These factors may have significant consequences on patients and their caregivers as, in the midst of these matters, a diet which is both palatable and effective is implemented. The help of a nutritionist is useful, almost mandatory. Adequate calories are required, including an adequate balance of protein, fat and carbohydrates. Some nutritionists recommend sources of omega-3 fatty acids. Vitamins and minerals may need augmentation. Pancreatic enzymes may be prescribed. Adequate fluid intake is important. The diabetes, if present, will need to be controlled. High-calorie liquid dietary supplements are often required. Intelligent experimentation with such measures as more frequent, smaller food portions can be helpful. The U.S. National Cancer Institute has provided access to an online guide entitled Eating Hints for Cancer Patients.
The use of appetite stimulants such as megestrol (Megace) and (according to some experts) corticosteroids (such as dexamethasone), as well as cannabinoids may be helpful in select patients.
Because the pancreatic tumor mass of ductal adenocarcinoma most commonly arises from the head of the pancreas (and in areas adjacent to the head of the pancreas) which are the sections where the bile duct joins with the pancreatic duct, the normal flow of the bile duct is often obstructed, thus disrupting the natural deposition of the bile fluid (including its bile salts and pigments) into the small bowel. This bile duct obstruction causes a back-up of the bile pigment into areas where it shouldn’t normally go – creating the clinical symptoms of jaundice with its attendant yellowish skin coloration and other associated changes, and which is often accompanied by a loss of appetite (anorexia) and by the symptom of unrelenting and often debilitating pruritis (itching) of the skin.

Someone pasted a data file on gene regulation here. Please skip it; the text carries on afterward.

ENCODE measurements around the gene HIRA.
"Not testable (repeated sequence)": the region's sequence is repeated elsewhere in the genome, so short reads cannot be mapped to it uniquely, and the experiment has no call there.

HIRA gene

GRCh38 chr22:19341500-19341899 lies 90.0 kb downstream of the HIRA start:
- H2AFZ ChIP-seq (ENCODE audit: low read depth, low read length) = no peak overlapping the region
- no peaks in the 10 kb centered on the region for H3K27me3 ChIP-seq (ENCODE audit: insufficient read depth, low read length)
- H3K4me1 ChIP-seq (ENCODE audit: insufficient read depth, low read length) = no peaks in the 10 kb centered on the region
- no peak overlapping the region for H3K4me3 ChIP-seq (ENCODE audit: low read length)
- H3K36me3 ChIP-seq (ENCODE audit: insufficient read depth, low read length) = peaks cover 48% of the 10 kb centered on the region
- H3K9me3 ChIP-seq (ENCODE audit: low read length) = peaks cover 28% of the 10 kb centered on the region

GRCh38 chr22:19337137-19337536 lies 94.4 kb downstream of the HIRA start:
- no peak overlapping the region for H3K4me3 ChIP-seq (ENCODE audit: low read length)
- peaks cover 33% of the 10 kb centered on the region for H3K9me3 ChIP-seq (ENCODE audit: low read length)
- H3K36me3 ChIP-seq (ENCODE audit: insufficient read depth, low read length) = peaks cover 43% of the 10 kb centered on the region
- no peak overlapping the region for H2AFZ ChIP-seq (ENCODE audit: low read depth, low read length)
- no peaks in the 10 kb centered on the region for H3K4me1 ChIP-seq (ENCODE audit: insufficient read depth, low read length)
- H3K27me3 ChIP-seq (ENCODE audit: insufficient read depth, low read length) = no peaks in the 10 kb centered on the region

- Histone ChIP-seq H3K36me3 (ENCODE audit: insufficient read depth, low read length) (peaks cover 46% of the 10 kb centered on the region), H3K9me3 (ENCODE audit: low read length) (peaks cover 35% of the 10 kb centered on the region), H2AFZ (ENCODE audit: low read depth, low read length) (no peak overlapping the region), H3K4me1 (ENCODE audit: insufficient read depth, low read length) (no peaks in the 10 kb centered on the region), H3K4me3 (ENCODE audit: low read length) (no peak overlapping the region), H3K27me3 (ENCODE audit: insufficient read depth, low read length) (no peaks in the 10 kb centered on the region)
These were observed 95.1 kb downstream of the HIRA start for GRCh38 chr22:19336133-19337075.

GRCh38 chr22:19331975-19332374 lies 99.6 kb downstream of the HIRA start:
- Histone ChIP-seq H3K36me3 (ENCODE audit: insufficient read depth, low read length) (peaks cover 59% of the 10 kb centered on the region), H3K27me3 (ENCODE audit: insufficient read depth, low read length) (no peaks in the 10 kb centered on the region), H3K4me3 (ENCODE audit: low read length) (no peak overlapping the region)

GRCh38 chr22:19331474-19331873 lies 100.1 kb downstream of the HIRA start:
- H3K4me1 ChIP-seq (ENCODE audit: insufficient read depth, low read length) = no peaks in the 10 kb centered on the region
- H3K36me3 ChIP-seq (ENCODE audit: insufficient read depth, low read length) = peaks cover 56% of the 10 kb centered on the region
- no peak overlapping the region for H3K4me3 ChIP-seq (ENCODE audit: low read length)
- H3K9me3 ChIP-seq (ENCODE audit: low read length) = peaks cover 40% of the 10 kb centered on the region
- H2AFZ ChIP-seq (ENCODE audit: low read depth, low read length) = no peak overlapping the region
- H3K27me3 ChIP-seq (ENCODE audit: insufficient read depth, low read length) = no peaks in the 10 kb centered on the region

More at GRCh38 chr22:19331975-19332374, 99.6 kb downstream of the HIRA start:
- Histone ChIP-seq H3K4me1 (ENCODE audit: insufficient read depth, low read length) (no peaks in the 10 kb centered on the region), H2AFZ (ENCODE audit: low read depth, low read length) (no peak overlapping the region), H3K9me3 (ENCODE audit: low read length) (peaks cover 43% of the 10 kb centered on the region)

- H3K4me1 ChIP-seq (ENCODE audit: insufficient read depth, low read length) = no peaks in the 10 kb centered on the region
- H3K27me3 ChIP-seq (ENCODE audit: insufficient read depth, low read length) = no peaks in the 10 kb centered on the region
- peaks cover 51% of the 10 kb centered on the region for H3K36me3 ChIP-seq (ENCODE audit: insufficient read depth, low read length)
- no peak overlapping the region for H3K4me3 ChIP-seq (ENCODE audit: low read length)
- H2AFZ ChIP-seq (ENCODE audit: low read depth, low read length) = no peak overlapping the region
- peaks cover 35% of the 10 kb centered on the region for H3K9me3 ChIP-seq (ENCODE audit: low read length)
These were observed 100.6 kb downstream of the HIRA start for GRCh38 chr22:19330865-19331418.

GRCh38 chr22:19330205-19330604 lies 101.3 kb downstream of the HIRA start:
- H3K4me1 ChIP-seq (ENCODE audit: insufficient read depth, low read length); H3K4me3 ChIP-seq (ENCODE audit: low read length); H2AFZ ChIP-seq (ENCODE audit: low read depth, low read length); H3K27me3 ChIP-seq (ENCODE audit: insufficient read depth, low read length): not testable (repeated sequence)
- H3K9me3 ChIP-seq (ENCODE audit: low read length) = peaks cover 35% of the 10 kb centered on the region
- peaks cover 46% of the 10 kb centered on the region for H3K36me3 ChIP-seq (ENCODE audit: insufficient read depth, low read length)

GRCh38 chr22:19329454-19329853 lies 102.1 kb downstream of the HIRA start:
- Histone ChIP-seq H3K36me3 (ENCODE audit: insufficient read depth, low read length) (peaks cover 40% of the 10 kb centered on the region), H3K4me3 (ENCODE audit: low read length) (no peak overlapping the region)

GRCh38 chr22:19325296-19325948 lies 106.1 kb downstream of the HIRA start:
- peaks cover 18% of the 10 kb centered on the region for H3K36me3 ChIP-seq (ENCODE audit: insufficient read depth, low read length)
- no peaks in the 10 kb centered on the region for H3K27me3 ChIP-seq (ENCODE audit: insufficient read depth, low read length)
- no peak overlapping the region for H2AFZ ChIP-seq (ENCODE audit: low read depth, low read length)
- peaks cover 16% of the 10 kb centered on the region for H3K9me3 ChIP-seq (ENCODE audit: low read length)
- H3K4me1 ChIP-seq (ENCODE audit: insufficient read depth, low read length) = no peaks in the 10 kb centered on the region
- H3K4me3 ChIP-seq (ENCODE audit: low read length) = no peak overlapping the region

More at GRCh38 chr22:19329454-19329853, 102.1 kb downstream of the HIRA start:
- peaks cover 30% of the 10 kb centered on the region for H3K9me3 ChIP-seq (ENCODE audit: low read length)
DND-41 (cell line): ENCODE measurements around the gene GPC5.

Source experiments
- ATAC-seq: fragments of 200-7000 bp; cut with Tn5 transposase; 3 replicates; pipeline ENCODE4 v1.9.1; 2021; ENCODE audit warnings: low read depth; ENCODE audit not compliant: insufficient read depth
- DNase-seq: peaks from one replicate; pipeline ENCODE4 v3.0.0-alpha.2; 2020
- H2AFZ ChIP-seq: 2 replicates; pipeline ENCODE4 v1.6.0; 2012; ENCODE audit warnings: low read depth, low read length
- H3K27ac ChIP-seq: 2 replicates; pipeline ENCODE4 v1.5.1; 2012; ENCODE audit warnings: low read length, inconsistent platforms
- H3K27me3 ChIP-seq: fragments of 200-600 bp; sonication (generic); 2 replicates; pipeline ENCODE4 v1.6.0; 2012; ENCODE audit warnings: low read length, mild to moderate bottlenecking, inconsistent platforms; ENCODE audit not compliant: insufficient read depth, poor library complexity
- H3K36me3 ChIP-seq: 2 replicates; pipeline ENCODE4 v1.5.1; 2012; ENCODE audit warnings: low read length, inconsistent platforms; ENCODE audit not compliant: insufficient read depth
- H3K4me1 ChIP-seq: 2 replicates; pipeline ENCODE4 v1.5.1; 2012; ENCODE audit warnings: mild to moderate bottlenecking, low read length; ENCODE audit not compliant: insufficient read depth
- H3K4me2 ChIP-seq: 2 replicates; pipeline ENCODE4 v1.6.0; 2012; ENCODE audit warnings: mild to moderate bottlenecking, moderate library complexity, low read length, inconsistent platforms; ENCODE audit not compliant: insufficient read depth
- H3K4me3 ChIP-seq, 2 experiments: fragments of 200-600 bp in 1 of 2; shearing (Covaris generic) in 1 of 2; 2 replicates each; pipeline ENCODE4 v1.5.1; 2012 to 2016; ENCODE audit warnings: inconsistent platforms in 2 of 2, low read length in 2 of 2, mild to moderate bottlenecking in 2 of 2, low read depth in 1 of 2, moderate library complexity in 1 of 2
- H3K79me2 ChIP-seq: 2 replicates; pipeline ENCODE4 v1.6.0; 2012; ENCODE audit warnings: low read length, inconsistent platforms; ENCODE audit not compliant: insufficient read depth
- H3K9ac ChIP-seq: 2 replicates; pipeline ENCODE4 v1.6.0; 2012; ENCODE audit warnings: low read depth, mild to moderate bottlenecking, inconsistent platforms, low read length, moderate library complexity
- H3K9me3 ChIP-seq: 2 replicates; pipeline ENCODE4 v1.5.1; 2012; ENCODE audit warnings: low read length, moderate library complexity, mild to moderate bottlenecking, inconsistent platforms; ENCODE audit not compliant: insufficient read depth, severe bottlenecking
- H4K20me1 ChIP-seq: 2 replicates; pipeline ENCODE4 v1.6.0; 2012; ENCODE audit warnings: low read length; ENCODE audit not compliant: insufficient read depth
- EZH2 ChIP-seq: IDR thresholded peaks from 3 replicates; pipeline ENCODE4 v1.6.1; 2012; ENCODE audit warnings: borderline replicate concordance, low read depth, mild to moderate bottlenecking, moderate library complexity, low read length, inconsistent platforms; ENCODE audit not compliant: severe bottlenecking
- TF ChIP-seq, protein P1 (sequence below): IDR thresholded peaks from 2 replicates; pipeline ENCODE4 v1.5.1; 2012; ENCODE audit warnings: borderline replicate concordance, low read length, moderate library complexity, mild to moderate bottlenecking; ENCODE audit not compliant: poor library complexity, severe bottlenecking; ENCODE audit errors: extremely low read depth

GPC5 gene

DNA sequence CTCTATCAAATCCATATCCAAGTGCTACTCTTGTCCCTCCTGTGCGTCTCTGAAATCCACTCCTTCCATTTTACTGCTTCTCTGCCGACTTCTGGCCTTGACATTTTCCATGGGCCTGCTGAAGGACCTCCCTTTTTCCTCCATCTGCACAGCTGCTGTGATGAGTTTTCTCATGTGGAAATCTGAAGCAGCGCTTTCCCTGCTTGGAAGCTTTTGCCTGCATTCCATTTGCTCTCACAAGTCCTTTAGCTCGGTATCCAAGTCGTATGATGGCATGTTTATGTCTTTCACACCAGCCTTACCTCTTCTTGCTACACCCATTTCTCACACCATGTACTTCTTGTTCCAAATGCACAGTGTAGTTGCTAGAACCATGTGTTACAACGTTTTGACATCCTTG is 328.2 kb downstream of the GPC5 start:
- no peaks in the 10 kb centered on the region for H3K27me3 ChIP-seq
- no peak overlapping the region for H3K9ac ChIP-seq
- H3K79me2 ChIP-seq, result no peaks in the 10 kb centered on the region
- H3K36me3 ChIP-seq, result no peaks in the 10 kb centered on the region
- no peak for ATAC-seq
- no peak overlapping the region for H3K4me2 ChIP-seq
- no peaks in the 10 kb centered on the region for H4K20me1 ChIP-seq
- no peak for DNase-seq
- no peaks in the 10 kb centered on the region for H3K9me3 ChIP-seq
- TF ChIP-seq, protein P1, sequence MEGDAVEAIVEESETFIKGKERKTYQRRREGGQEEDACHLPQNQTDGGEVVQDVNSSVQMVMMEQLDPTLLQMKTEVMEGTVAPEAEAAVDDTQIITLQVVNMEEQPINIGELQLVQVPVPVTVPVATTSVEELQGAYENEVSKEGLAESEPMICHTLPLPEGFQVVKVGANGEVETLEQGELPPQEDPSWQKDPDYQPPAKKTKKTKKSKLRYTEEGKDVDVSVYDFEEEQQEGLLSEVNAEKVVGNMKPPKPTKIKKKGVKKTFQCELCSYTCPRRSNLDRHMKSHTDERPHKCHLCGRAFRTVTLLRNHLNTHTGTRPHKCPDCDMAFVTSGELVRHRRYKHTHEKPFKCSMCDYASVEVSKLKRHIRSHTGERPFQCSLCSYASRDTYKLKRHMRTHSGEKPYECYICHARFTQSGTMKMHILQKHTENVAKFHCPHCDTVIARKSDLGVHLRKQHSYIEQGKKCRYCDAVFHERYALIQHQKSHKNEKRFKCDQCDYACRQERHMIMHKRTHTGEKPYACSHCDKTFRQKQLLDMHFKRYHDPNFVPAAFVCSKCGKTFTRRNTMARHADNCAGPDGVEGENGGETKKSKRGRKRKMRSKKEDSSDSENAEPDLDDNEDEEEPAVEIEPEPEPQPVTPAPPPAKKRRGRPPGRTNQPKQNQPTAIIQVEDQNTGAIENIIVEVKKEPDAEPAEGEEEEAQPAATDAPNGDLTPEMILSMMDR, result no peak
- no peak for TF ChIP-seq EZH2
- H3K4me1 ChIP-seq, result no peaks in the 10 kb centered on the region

Additionally, the lack of bile salts which are now unavailable for normal digestive and other bowel processes, can result in complex physiological interactions leading to liver and immune dysfunction. This interruption of normal bile deposition may also disrupt the absorption of fat-soluble vitamins and the conjugation of endotoxins, thus leading to possible blood coagulation difficulties, malabsorption syndromes and even kidney failure. Also, up to ten percent of affected patients may develop cholangitis (an inflammatory condition of the biliary tree with often very serious consequences).